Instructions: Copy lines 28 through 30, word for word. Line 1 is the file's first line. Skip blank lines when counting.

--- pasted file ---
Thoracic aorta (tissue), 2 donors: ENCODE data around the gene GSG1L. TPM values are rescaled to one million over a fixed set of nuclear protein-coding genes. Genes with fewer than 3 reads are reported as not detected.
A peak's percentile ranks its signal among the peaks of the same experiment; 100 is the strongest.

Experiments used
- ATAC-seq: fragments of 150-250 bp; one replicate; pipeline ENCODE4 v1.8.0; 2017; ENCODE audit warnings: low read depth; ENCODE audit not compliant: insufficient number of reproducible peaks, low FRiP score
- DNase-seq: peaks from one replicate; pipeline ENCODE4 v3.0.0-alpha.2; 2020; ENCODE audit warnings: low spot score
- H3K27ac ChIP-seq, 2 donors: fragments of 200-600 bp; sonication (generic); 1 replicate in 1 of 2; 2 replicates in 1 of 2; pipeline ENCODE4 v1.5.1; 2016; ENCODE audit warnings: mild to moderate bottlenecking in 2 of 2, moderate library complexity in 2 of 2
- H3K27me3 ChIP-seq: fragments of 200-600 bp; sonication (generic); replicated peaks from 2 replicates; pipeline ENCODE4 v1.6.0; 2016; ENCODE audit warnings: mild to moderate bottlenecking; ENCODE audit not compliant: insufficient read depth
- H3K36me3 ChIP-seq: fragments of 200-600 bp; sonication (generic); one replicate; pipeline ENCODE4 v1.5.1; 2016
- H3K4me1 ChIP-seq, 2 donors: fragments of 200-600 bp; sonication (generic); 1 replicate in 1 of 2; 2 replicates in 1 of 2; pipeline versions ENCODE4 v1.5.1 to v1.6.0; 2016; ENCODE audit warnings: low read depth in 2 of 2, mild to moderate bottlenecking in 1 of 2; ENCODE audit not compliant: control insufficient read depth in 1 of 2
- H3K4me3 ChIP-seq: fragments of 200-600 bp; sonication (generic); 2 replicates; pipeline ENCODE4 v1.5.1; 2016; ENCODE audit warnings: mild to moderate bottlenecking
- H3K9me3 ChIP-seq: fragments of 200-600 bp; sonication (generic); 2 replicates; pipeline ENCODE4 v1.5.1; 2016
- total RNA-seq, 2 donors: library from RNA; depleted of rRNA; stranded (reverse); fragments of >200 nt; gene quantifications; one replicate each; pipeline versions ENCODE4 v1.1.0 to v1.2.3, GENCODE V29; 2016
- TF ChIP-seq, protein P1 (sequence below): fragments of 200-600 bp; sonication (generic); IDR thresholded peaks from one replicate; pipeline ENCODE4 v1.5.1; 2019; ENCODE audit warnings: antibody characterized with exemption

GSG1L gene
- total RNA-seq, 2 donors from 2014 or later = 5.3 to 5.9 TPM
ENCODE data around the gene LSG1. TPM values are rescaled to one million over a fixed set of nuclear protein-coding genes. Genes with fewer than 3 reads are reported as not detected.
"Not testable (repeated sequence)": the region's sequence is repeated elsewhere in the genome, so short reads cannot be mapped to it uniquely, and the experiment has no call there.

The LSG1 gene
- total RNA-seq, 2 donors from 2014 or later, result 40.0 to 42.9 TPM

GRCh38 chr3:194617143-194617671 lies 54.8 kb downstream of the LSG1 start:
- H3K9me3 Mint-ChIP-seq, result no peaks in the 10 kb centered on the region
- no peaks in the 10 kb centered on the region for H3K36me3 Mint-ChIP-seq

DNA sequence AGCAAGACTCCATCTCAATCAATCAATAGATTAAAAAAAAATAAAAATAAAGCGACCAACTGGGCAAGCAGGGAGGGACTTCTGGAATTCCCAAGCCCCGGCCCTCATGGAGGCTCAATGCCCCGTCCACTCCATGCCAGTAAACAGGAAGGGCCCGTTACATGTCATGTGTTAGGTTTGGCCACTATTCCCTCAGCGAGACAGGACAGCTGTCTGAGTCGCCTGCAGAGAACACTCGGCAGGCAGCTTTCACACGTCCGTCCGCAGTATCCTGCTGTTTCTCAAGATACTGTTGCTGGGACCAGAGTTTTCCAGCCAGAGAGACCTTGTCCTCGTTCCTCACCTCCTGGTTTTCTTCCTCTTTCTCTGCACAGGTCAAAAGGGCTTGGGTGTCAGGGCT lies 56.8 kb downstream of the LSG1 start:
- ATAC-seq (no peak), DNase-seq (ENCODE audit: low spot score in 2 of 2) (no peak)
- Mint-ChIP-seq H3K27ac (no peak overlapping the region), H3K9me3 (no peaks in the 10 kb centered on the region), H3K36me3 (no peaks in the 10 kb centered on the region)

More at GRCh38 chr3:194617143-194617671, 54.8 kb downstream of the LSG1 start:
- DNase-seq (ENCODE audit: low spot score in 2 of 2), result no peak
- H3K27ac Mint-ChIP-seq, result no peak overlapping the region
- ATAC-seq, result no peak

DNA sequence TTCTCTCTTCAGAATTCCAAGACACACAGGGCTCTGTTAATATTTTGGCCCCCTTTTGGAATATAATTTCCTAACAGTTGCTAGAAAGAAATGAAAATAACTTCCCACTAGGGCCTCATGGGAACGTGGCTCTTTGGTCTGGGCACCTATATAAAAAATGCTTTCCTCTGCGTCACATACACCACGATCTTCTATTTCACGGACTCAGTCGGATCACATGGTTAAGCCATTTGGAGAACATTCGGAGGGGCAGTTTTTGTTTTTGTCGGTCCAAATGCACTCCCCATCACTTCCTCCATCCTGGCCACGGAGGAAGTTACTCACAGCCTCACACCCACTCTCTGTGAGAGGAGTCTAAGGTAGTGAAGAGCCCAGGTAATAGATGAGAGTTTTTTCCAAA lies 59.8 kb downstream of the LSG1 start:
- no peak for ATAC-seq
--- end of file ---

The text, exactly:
- H3K27ac Mint-ChIP-seq, result no peak overlapping the region
- ATAC-seq, result no peak

DNA sequence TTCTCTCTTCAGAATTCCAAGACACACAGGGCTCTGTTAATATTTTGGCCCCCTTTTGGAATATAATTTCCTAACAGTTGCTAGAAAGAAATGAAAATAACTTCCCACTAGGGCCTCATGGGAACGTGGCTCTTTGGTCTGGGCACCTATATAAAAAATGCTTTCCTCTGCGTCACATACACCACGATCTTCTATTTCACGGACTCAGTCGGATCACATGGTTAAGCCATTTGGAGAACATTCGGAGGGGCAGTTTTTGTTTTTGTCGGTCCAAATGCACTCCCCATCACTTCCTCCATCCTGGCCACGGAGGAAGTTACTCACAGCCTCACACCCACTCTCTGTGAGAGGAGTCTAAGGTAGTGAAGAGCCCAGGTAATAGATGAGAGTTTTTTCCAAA lies 59.8 kb downstream of the LSG1 start: